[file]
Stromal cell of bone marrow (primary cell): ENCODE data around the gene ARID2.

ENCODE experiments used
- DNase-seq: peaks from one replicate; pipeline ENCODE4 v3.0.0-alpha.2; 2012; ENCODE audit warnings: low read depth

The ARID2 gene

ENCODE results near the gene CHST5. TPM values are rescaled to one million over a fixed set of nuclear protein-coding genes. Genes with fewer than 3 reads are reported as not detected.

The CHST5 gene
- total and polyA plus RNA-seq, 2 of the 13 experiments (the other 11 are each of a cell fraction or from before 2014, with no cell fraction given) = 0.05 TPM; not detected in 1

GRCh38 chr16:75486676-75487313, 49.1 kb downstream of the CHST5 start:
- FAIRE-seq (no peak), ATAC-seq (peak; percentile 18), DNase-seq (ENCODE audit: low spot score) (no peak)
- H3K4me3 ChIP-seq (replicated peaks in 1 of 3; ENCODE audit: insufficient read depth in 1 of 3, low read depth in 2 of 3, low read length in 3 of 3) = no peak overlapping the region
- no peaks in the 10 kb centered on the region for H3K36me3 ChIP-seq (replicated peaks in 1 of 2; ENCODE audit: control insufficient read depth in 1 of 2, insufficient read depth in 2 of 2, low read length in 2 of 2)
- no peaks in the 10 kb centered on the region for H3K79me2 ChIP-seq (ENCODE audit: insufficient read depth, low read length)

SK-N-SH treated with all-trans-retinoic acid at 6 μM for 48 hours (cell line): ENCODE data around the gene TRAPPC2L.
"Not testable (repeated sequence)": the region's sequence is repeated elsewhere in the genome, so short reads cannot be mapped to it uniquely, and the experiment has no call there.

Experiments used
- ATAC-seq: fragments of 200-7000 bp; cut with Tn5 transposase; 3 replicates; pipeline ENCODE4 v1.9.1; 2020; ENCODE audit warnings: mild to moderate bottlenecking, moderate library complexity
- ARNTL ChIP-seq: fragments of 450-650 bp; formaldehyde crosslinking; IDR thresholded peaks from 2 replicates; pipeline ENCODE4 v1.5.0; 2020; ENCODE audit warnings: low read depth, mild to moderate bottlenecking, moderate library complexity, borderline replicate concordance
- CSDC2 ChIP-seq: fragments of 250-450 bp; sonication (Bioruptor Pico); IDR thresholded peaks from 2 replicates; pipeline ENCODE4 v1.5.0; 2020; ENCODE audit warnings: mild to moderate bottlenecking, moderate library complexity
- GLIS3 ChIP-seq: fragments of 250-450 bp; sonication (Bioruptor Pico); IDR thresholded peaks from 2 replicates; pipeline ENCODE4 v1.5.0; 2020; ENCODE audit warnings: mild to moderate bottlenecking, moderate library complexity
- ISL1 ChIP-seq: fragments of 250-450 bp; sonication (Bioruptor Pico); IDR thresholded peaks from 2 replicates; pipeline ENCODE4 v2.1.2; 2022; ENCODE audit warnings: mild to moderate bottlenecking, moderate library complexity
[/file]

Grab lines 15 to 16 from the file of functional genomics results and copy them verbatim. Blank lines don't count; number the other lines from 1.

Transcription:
Experiments used
- ATAC-seq: fragments of 200-7000 bp; cut with Tn5 transposase; 3 replicates; pipeline ENCODE4 v1.9.1; 2020; ENCODE audit warnings: mild to moderate bottlenecking, moderate library complexity